Accelerating Network Automation
and Innovation with Middleware

By: Tim Masse

Today's optical transport networks continue to grow in bandwidth, spectral efficiency, and with greater frequency, and are more commonly constructed out of purpose-built disaggregated devices.

Additionally, the disaggregation of functions, from amplification and flexible ROADM to traditional transponding—and more recently, pluggable coherent optics—has accelerated the need for communications service providers to develop automation tools for the operation and maintenance of their networks. The result is a win-win for both network administration as well as the business it serves, creating more efficient operations that also eliminate costly human performance of repetitive functions.

Today’s tools to achieve these outcomes largely rely on vendor-specific point solutions, but these aspirations largely work against each other. For example, in the case where automation tools need to be updated any time a vendor changes their control structure or a CSP introduces a new vendor—it can delay network innovation. This conflict can be resolved, however, by introducing multi-vendor middleware between the tool development process and the physical network elements.

Middleware Defined, Market Outlook

According to TechTarget, middlewareis software that is used to bridge the gap between applications and operating systems. Its use is relatively common, as many organizations and developers draw on middleware to build applications more efficiently. For example, middleware can be used in application integrations to link both applications together.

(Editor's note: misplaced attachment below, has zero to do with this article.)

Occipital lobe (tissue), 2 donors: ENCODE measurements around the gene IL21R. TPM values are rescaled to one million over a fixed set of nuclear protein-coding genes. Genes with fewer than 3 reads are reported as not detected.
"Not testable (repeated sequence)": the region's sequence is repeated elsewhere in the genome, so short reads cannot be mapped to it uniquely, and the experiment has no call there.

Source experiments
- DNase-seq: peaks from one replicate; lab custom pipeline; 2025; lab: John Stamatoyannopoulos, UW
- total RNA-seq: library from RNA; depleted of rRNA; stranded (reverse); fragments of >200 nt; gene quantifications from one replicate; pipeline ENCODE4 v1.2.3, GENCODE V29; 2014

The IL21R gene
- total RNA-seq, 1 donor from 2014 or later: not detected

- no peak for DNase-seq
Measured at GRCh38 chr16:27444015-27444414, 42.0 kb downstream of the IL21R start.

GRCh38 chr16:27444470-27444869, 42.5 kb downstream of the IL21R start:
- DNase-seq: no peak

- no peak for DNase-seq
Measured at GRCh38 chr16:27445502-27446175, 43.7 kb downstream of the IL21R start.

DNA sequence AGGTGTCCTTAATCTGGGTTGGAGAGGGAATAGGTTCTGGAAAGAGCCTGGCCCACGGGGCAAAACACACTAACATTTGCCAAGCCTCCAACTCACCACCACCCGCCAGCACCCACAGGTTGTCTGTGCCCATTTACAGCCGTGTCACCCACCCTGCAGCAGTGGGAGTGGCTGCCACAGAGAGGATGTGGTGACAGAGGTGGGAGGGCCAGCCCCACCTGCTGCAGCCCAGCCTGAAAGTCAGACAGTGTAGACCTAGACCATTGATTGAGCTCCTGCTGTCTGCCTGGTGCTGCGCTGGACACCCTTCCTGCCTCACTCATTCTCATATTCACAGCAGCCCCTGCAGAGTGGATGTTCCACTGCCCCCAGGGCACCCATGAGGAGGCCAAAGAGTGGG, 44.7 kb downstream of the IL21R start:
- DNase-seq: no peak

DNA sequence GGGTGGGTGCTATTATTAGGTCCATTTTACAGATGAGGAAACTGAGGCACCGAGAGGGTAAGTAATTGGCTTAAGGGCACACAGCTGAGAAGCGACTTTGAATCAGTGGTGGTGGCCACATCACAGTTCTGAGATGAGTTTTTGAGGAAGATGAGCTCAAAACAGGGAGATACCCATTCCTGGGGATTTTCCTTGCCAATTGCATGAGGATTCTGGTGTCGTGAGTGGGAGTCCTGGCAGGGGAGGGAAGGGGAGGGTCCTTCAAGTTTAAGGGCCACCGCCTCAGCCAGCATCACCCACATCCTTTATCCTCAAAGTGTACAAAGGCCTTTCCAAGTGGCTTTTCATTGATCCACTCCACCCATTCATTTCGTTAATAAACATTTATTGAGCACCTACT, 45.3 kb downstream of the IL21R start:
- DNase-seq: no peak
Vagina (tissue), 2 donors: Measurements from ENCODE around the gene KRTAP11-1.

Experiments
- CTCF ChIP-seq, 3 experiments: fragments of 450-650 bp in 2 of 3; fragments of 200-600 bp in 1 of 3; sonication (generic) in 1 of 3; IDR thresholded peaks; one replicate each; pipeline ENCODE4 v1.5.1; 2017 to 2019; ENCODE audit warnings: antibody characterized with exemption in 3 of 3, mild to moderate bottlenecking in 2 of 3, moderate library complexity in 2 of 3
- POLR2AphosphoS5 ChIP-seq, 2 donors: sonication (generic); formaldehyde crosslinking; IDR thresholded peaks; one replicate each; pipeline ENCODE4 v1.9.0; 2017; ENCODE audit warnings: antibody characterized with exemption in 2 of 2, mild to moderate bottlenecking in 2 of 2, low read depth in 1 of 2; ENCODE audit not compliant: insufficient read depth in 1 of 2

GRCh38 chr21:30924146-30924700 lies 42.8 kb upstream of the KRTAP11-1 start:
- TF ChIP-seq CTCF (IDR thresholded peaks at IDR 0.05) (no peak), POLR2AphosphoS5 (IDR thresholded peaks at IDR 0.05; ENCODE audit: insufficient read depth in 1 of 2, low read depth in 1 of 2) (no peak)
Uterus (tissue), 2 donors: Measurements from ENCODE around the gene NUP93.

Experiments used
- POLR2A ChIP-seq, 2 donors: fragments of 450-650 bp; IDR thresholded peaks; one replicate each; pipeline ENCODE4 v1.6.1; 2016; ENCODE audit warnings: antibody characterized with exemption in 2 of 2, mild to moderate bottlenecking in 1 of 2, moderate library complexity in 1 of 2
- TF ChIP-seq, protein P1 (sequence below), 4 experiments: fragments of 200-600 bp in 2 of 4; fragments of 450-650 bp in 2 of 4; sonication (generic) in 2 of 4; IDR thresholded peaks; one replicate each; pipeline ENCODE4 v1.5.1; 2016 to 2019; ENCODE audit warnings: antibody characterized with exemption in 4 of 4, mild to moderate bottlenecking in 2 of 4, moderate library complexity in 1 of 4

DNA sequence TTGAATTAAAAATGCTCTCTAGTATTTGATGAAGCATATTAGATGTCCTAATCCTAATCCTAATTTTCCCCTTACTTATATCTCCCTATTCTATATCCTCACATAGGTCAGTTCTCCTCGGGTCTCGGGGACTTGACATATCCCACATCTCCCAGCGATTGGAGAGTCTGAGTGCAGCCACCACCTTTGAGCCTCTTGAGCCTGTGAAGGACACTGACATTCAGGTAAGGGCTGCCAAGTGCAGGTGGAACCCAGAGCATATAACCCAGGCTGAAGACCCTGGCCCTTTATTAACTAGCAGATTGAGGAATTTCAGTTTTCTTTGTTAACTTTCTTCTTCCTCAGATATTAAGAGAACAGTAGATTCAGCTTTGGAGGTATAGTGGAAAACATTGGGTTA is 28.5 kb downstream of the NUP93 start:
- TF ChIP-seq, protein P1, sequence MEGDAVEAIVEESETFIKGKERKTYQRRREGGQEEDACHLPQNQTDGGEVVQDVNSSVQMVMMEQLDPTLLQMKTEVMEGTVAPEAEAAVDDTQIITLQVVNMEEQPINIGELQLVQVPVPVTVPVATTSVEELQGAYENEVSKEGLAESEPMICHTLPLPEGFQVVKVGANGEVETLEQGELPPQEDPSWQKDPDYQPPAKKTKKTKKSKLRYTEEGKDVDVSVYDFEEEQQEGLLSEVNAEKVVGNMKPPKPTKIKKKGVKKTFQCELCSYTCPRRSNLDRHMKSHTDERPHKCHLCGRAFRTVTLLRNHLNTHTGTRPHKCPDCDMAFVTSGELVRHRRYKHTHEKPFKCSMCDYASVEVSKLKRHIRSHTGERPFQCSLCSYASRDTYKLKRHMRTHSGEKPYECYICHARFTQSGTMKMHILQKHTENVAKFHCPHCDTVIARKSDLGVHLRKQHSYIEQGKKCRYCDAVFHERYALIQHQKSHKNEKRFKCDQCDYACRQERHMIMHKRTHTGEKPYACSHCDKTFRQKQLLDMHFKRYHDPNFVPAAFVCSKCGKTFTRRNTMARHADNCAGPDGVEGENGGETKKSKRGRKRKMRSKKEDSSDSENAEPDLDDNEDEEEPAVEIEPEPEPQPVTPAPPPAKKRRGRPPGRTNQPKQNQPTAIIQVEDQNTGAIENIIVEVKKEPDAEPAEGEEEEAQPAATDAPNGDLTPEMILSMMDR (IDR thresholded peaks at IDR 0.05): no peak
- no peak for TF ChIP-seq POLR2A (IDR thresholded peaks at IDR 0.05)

And, a fun fact: The name middleware stems from it being software that sits between the client-side requests on thefront-end and the back-end resource being requested.

It’s also showing no sign of slowing down; in fact, the global middleware software market will grow from $72.37 billion in 2022 to $75.25 billion in 2023 at a compound annual growth rate (CAGR) of 4.0%.

Benefits of Multi-Vendor Middleware

What are the benefits of using multi-vendor middleware for the ramping up of both network automation and network innovation? Let’s explore together, and review real-life examples of multi-vendor middleware as a mechanism to enable the rapid automation of network operations or network functions. These include:

Faster Tool Development. A key outcome in choosing a multi-vendor middleware solution is its use of a single API across vendors, resulting in developing interfaces to one unchanging data structure, rather than a unique one for every type and every vendor of optical transport available in a network. As a result, tool development is accelerated since it is readily taking advantage of common development as enabled by multi-vendor middleware providers. An added bonus is validation testing on a quarterly basis with new releases when they occur with existing or new vendors.

Better Tool Development. Not surprisingly, rapid tool development coincides with better tool development, from network visibility to passive devices. This extends across inventory fiber type and health as well as visibility by wavelength, wavelength performance across disparate vendors’ equipment, as well as fiber span.

But how is this benefit realized in a real-world situation? A multi-vendor middleware customer that integrates network assets, cloud connectivity, security solutions, and voice and collaboration tools into a single platform—to enable businesses to leverage their data and adopt next generation technologies— shared some of these benefits and we include them here for your consideration.

In their case, they use their middleware solution to provision automation and as a user interface tool for their next gen optical backbone in the US and Europe. It features full through provisioning for wavelengths and client services on two different vendor


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